Although the Neapolitan usually appears with scale degree [latex]\hat4[/latex] in the bass, other positions are possible. The following example shows one such instance:

Example 31–10. Frédéric Chopin, Prelude No. 20 in C minor (Op. 28), mm. 11–13.

example_31-10

On the second beat of m. 12, we find a Neapolitan chord with the chromatic pitch (b [latex]\hat2[/latex]) in the bass. (Note that instead of N6, the chord is labeled N5/3 indicating the third and fifth that appear above the bass.) This voicing brings out the chord’s startling, dramatic effect by dramatizing the tritone in the low register when the bass, reinforced by octaves, leaps from Db to G. Cases of b [latex]\hat2[/latex] in the bass supporting a Neapolitan are far less frequent than those with [latex]\hat4[/latex] in the bass. This voicing of the Neapolitan is rare because composers usually tend to avoid accentuating tritones in this manner.

31.4 Function, voice-leading, and context

Regardless of how you think of the Neapolitan chord— as a neighbor-note embellishment of iv (IV in major) or as a chromatic root-alteration of iio (ii in major)—it retains the pre-dominant function of its origin. In other words, the Neapolitan chord routinely signals and leads to some form of dominant. It frequently moves directly to the dominant (V or V7), as in the following excerpt:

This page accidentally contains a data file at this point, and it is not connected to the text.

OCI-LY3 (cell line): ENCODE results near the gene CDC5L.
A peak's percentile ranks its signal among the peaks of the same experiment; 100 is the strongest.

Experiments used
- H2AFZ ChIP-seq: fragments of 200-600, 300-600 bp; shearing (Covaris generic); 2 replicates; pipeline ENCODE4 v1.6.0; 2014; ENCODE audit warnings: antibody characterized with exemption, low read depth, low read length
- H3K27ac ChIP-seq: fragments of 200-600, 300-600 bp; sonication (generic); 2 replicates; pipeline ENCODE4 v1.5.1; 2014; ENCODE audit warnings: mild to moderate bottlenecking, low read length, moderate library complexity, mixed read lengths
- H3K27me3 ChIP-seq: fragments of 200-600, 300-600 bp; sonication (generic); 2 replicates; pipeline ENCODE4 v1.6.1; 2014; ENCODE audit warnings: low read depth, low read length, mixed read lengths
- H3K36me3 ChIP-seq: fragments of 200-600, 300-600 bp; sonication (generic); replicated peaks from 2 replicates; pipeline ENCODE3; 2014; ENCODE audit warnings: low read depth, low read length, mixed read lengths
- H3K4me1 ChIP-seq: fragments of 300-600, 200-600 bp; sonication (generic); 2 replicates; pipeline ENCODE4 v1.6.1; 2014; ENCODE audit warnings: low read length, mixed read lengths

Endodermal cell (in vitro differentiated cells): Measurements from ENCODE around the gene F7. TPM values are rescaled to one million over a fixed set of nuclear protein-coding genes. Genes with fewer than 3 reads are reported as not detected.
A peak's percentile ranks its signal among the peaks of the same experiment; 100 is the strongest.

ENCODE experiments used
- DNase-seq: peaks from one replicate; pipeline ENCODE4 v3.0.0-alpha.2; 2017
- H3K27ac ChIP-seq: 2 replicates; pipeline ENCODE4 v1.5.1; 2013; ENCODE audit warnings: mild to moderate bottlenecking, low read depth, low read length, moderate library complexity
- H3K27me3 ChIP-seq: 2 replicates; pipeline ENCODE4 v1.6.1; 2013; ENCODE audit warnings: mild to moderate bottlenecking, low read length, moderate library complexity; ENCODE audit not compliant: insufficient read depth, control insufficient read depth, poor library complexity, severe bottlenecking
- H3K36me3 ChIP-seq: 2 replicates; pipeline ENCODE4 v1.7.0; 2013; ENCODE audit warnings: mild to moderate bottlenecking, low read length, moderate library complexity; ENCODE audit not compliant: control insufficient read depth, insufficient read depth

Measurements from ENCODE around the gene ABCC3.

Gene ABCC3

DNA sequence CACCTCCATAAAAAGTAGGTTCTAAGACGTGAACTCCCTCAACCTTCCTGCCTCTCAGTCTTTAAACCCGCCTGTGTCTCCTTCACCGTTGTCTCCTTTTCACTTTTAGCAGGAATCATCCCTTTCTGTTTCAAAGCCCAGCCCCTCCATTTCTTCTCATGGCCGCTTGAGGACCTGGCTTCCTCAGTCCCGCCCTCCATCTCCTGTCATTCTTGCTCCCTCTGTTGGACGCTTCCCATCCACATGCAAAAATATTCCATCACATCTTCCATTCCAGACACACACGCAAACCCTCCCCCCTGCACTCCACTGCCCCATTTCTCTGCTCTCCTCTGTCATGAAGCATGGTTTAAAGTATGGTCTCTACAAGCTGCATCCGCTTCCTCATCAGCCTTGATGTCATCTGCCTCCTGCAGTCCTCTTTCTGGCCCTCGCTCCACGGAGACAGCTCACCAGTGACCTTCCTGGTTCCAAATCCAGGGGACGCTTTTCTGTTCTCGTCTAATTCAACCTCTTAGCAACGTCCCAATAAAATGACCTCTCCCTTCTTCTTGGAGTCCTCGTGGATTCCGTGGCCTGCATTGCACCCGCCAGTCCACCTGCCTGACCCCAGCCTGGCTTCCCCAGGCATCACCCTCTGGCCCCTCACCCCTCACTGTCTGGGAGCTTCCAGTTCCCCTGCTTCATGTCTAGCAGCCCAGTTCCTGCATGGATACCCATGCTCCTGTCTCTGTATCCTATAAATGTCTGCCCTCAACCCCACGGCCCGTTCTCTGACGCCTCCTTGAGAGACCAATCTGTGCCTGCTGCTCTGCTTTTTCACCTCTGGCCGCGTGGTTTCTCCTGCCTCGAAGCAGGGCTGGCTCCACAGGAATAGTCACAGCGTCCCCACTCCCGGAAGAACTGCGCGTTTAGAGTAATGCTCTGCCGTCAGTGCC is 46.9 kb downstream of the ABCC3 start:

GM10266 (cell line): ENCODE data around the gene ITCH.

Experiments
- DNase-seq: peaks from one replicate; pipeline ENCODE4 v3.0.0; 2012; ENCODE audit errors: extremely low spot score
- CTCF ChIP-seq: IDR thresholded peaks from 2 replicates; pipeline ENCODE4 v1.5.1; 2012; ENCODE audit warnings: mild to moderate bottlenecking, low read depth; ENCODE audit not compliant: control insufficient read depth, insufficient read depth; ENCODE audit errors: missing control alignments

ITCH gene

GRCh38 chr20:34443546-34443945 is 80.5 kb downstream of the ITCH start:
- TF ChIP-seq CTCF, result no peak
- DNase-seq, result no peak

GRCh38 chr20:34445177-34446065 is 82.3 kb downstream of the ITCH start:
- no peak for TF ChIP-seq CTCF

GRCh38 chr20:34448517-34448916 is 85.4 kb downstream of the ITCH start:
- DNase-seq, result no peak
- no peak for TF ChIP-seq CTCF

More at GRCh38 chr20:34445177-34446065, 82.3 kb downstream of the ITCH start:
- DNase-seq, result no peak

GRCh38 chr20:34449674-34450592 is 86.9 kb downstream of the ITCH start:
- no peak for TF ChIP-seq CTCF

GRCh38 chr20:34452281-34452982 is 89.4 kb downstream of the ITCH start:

Example 31–11. Franz Schubert, Die Schöne Müllerin (D.795), 19. “Der Müller und der Bach,” mm. 1–10.

example_31-11

Here the Neapolitan chord appears in m. 8 after two full measures of tonic harmony. It then moves directly to a V chord in the following measure which in turn resolves to i at the end of the phrase.

Note that in Example 31–11, b [latex]\hat2[/latex] (Ab) is emphasized as the highest note in the piano part and leaps down a diminished third to the leading tone (F#). While this diminished melodic interval would typically be avoided, composers tend to highlight it in the case of the Neapolitan by putting it in the soprano. Like the leading tone, b [latex]\hat2[/latex] is only a semitone away from the tonic and as such has a strong tendency to resolve to [latex]\hat1[/latex]. However, because the Neapolitan is a pre-dominant chord, the dominant chord further delays the resolution to [latex]\hat1[/latex]. The heightened harmonic tension brought on by this delay makes the Neapolitan chord a potent dramatic tool.

Activity 31-4

Activity 31–4

When analyzing Neapolitan chords, it is essential that you be able to recognize the altered pitch or pitches and trace the voice-leading from one chord to the next.


Exercise 31–4:

Question

Identify the Neapolitan chord in the following excerpt:

Ludwig van Beethoven, Piano Sonata No. 14 in C# minor [“Moonlight”] (Op. 27, No. 2), I. Adagio sostenuto, mm. 1–5.

activity_31-4

Answer

The Neapolitan is in the second half of m. 3.

Follow-up question

Does the b [latex]\hat2[/latex] of the Neapolitan move to the leading tone or diatonic [latex]\hat2[/latex]?

Answer

b [latex]\hat2[/latex] leaps down a diminished third to the leading tone.